RESOURCE COMMUNICATION

 

CliPick–Climate change web picker. A tool bridging daily climate needs in process based modelling in forestry and agriculture

 

João H. N. Palma

Forest Ecosystem Management under Global Change (ForChange), Forest Research Centre (CEF), School of Agriculture (ISA), University of Lisbon (UL). Tapada da Ajuda, 1349-017 Lisboa, Portugal

 

Abstract

Aim of study: Climate data is a need for different types of modeling assessments, especially those involving process based modeling focusing on climate change impacts. However, there is a scarcity of tools delivering easy access to climate datasets to use in biological related modeling. This study aimed at the development of a tool that could provide an user-friendly interface to facilitate access to climate datasets, that are used to supply climate scenarios for the International Panel on Climate Change.

Area of study: The tool provides daily datasets across Europe, and also parts of northern Africa

Material and Methods: The tool uses climatic datasets generated from third party sources (IPCC related) while a web based interface was developed in JavaScript to ease the access to the datasets

Main Results: The interface delivers daily (or monthly) climate data from a user-defined location in Europe for 7 climate variables: minimum and maximum temperature, precipitation, radiation, minimum and maximum relative humidity and wind speed). The time frame ranges from 1951 to 2100, providing the basis to use the data for climate change impact assessments. The tool is free and publicly available at http://www.isa.ulisboa.pt/proj/clipick/.

Research Highlights: A new and easy-to-use tool is suggested that will promote the use of climate change scenarios across Europe, especially when daily time steps are needed. CliPick eases the communication between climatic and modelling communities such as agriculture and forestry.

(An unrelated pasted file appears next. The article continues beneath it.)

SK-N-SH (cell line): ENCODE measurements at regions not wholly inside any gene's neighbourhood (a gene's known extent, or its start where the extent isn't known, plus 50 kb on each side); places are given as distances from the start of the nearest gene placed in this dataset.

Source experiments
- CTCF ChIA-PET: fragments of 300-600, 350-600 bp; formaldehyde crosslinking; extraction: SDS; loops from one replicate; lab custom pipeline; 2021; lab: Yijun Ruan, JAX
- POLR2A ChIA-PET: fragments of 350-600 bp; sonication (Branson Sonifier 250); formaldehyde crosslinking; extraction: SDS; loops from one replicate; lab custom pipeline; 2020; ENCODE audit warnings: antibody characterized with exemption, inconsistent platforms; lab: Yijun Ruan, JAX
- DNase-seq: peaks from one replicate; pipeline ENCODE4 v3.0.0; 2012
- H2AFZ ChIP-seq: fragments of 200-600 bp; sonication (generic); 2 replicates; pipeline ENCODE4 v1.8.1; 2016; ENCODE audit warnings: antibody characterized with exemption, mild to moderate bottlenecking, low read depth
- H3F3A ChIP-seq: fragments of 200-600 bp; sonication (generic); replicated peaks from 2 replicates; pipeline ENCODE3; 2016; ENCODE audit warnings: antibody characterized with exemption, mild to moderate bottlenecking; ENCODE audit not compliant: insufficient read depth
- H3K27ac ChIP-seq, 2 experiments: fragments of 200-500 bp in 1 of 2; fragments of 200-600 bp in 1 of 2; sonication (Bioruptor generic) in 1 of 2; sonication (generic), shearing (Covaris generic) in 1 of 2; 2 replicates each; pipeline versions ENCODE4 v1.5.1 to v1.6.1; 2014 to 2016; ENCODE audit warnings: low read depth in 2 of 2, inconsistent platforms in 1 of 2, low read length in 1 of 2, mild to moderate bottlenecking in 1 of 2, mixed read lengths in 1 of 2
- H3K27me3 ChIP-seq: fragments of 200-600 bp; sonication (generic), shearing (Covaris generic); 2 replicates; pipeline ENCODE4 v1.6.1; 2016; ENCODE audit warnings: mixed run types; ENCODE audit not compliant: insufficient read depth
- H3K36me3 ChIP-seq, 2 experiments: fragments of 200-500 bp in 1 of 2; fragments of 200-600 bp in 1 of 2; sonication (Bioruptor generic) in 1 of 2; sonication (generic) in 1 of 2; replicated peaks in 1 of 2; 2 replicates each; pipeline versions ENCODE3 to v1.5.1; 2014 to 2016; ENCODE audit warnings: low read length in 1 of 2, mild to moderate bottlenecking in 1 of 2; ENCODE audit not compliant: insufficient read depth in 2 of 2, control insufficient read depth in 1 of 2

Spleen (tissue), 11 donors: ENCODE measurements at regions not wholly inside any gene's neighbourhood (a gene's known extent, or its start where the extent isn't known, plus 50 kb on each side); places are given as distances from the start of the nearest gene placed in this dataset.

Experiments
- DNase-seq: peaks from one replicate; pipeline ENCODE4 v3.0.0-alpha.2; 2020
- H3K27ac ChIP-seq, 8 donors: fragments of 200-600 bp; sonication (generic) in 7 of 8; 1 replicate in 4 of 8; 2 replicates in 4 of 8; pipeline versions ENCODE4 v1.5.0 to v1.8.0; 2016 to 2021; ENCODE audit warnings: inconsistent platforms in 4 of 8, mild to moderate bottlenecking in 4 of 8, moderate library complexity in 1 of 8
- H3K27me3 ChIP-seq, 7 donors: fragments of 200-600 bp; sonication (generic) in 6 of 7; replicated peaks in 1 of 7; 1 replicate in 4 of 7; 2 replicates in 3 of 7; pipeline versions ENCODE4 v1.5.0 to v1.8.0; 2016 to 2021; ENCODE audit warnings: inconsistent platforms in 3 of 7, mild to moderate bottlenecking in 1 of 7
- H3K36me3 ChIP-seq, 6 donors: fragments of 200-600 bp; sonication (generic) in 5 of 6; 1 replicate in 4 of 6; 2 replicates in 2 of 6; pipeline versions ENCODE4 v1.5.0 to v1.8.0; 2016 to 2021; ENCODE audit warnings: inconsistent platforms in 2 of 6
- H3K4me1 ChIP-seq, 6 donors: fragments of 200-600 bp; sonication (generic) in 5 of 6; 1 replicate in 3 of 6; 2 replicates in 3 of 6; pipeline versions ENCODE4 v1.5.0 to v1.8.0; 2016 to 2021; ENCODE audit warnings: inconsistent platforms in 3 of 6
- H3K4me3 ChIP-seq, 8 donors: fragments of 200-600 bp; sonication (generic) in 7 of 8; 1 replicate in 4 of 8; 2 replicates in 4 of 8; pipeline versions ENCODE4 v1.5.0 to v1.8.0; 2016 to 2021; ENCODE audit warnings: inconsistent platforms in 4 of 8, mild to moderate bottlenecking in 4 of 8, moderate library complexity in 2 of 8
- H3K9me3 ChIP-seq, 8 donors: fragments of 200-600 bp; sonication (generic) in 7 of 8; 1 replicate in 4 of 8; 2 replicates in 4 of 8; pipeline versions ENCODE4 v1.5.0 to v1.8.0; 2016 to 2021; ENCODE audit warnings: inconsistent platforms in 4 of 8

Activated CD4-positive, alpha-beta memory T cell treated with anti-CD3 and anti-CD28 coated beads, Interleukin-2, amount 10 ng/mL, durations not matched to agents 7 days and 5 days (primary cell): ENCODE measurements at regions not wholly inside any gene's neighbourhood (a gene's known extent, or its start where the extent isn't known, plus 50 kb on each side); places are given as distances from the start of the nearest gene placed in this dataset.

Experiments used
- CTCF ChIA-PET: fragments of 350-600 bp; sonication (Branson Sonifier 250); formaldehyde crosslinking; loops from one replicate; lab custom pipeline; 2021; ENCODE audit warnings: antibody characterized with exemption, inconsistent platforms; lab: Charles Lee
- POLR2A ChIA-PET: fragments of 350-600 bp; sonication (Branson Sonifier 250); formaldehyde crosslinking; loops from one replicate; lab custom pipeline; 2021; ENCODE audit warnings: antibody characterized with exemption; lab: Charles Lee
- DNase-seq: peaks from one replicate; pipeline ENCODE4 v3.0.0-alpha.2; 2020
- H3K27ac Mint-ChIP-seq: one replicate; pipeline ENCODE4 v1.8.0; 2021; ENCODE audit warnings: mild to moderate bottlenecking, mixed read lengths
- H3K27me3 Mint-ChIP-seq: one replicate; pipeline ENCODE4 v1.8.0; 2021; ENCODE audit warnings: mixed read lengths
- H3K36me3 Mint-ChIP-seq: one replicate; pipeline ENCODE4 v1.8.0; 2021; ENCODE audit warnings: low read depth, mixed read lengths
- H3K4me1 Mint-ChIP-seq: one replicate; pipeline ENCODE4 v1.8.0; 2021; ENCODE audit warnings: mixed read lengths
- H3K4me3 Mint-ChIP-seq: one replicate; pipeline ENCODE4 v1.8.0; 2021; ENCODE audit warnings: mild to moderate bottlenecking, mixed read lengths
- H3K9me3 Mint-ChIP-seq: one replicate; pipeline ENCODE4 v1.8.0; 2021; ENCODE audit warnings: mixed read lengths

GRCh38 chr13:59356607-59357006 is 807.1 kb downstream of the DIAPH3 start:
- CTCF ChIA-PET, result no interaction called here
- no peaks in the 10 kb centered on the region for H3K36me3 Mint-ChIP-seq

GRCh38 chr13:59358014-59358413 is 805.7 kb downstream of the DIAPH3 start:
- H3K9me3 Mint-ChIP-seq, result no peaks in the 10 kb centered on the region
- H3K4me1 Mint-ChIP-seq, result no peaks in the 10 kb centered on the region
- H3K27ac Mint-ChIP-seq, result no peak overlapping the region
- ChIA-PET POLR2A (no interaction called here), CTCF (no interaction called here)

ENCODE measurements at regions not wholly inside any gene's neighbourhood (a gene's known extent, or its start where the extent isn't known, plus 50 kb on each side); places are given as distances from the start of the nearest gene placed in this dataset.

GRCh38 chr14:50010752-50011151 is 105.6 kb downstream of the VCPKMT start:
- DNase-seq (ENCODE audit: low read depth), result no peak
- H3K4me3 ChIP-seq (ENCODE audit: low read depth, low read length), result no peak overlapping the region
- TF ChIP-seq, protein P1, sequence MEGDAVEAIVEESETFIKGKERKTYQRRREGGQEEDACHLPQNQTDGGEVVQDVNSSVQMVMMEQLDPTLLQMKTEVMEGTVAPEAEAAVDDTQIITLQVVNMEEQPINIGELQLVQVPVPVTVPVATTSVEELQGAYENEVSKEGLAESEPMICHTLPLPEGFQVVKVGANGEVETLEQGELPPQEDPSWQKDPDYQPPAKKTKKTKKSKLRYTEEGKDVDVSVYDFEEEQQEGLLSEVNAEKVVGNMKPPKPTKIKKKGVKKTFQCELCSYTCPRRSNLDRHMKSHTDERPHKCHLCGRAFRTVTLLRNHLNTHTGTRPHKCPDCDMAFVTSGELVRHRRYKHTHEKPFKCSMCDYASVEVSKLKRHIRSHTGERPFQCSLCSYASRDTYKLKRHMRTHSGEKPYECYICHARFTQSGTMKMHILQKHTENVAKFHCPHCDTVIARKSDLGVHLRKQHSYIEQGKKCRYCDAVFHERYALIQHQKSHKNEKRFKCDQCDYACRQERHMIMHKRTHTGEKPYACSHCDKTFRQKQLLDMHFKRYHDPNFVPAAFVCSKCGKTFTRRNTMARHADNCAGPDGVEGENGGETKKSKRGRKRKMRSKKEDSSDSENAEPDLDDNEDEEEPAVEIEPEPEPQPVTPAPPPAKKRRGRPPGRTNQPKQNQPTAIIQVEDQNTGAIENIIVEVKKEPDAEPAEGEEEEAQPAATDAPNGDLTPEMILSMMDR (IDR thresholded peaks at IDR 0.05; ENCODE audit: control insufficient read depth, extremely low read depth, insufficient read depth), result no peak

Keywords: AGFORWARD; CORDEX; ENSEMBLES; Forest growth; IPCC; process based modelling.

Citation: Palma, Joao H.N., (2017). CliPick – Climate change web picker. A tool bridging daily climate needs in process based modelling in forestry and agriculture. Forest Systems, Volume 26, Issue 1, eRC01.https://doi.org/10.5424/fs/2017261-10251

Received: 19 Jul 2016 Accepted: 20 Jan 2017

Copyright © 2017 INIA. This is an open access article distributed under the terms of the Creative Commons Attribution (CC-by) Spain 3.0 License.

Funding: European Commission through the AGFORWARD FP7 research project (contract 613520). Portuguese National Science Foundation through the SOLAR project (PTDC/GEO-MET/7078/2014), and the Forest Research Center strategic project (PEst OE/AGR/UI0239/2014).

Competing interests: The authors have declared that no competing interests exist.

Correspondence should be addressed to Joao H. N. Palma: joaopalma@isa.ulisboa.pt.


 

CONTENTS

Abstract

Introduction

Climate data sources

The back end

The front end

Accessibility through HTTP requests

Acknowledgements

References

IntroductionTop

Climate change impact is a transversal assessment in different studies. However, there is often a complex pathway, usually requiring programming skills, from the need to the usage of climate data for different kind of modeling purposes. For example, forest process based growth modeling can require yearly, monthly or daily climate inputs for a specific location (Fontes et al., 2010; Luedeling et al., 2016) but climate datasets are usually available in geographic information systems grid formats and not at daily time steps (e.g. Hijmans et al., 2005; Perry & Hollis, 2005).